Oil price: A key driver
Oil price is a factor that can influence the capital expenditure levels of oil companies. An attractive level of oil price will encourage oil companies to spend on exploration, drilling, development, and construction activities. On the other hand, when oil price falls, companies will likely scale back on new capital expenditures.
Oil price rose because of Syria
Prices for Brent oil, citing data from ICE Futures, have been rising lately on the back of another possible crisis in the Middle East. This time, it’s Syria. After political upheaval and unrest in Egypt since July sparked concerns that access through the Suez Canal would be restricted, which a large percent of the world’s oil supply are transported through, oil prices have been climbing higher. Labor protests in Libya, which led to port and plant shut-downs in July, also contributed to higher prices.
Talks of a western airstrike against Syria’s use of chemical weapons were the catalyst behind the $6 increase in oil price over just two days (August 27 and 28). Although Syria isn’t a major oil producer, fears that any combat will have a spillover effect on neighboring countries could disrupt oil supply lines. Historically, tensions in the Middle East have often led to higher oil prices.
If tension escalates, several analysts expect oil price to hit $125 or higher. While negative for the world economy, this would be positive for offshore drillers that are situated in locations such as the Gulf of Mexico, the South East Asia Sea, and off the coast of Brazil if price remains high for the long term. This is because capital spending on off-shore drilling can be quite expensive, so oil companies aren’t willing to jump right into more off-shore spending if they expect a price increase to be just temporarily. This is particularly true for the deepwater and ultra-deepwater segment. Factors such as idle capacity of 2 million barrels per day of production in Saudi Arabia, the coordinated release of oil reserve, and lower demand are possible reasons that the increase would be just temporarily. Besides, it’s not yet clear whether a strike is to happen.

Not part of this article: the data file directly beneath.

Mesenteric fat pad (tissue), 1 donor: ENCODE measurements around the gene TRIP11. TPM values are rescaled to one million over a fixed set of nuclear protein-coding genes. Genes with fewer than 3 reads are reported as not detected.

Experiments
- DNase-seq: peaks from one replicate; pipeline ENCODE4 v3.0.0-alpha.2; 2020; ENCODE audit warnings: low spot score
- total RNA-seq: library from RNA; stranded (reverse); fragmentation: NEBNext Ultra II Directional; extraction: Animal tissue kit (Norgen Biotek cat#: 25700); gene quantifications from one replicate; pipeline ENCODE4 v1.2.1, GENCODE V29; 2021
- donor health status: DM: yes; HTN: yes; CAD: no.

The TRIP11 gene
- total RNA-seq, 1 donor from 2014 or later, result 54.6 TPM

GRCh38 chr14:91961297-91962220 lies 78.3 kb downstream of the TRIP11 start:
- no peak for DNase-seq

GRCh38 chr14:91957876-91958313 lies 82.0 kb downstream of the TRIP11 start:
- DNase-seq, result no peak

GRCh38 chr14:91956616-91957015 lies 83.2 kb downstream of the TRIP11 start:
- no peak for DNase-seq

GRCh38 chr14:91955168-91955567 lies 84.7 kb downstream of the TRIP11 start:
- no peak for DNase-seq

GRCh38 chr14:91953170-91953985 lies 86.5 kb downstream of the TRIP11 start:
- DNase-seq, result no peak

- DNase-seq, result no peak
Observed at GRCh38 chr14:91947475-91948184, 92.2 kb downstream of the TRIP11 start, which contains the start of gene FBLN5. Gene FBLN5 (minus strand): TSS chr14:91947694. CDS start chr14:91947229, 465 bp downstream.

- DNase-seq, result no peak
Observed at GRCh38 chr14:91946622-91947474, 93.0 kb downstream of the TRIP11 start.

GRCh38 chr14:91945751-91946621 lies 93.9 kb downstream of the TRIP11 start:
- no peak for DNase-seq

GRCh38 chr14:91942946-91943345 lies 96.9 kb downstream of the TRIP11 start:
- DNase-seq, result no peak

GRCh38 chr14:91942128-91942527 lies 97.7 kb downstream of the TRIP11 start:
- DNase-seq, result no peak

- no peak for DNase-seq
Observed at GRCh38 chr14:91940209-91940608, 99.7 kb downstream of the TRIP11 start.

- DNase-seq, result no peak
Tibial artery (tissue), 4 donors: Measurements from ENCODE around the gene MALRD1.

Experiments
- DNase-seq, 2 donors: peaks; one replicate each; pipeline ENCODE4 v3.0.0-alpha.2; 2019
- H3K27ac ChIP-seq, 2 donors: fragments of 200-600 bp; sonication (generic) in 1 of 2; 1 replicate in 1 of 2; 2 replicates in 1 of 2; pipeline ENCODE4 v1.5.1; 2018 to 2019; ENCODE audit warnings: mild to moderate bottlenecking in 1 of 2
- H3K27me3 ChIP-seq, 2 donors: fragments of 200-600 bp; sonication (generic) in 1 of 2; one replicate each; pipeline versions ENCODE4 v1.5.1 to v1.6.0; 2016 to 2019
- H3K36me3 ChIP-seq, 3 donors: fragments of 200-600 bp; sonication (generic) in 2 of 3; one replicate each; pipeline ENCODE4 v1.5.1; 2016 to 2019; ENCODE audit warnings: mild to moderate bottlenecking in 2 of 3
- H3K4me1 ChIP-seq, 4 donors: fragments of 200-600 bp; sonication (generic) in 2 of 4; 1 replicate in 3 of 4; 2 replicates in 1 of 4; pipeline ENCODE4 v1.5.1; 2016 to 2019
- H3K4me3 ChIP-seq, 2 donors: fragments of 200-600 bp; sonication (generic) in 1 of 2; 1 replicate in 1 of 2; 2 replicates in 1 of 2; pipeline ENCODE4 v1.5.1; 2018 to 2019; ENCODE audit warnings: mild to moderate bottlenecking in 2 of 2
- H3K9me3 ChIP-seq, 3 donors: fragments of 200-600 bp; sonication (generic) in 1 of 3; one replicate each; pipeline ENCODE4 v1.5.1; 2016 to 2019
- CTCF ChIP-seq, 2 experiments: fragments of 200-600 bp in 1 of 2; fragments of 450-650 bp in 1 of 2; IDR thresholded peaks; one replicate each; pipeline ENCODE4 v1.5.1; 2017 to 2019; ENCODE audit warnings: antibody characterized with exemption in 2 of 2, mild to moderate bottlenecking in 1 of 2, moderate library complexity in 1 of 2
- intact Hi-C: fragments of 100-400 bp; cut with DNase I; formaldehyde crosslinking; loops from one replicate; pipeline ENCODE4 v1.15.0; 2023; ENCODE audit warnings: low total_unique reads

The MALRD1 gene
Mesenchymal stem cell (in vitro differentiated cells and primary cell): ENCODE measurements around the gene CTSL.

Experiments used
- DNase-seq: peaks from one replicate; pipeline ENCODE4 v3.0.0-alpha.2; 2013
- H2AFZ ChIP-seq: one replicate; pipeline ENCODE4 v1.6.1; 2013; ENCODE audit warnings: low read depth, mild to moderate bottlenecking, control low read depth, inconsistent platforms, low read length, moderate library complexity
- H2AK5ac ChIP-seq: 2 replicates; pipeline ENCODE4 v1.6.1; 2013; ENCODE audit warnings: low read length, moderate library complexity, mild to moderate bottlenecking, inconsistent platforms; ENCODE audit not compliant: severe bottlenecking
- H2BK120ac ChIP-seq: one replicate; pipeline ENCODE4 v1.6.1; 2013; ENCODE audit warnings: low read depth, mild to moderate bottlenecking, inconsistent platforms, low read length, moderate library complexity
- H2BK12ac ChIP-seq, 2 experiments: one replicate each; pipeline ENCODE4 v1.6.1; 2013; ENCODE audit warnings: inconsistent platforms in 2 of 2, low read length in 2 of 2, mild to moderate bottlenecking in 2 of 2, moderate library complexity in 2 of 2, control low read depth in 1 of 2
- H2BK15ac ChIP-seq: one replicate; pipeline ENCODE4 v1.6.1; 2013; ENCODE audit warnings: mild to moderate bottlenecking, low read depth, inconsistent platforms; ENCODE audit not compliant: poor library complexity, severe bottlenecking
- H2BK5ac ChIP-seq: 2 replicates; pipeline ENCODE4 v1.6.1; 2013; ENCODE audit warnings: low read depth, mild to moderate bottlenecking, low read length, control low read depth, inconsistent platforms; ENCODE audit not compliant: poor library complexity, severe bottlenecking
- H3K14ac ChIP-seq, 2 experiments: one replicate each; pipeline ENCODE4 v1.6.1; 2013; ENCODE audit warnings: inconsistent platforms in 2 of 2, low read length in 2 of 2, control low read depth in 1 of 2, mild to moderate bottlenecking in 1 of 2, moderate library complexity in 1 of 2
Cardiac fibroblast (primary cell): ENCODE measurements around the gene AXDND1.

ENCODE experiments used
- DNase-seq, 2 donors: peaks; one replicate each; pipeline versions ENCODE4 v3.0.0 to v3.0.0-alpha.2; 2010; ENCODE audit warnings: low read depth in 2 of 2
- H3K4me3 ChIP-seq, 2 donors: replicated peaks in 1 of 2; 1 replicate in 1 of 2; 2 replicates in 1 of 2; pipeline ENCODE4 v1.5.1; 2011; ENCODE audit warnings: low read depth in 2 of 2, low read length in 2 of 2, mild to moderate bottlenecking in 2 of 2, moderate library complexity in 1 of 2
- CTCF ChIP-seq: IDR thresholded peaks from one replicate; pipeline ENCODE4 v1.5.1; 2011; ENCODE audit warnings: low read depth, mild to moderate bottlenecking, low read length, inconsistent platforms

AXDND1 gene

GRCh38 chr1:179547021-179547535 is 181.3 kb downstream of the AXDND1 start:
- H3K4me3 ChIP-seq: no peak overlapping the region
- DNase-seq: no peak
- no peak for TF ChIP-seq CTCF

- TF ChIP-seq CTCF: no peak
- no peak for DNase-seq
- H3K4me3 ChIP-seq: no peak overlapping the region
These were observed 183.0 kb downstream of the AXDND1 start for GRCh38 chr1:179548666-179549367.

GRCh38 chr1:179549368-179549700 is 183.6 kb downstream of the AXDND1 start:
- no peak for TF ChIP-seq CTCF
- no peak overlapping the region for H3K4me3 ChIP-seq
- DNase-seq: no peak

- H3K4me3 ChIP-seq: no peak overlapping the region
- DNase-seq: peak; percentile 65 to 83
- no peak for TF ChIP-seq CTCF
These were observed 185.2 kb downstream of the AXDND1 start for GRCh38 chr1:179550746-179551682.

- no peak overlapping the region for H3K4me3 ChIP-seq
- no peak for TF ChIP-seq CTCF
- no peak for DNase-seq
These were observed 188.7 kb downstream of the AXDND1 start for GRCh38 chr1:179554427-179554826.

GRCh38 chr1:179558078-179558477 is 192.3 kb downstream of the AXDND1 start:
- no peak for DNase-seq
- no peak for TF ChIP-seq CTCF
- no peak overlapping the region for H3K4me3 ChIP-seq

Impact on offshore drillers
This may seem negative. But industry experts say that off-shore drilling spending could continue to rise as long as oil price is maintained above $90 per barrel. With OPEC (Organization of the Petroleum Exporting Countries) likely to cut production if oil prices do fall below that point, lower oil prices are unlikely to have a material impact on the share prices of Transocean LTD (RIG), Ensco Plc (ESV), Diamond Offshore Drilling Inc. (DO), Noble Corp. (NE), and Seadrill Ltd. (SDRL) over the medium to long term. This also applies to the Market Vectors Oil Services ETF (OIH) as well as the iShares U.S. Oil Equipment & Services ETF (IEZ).
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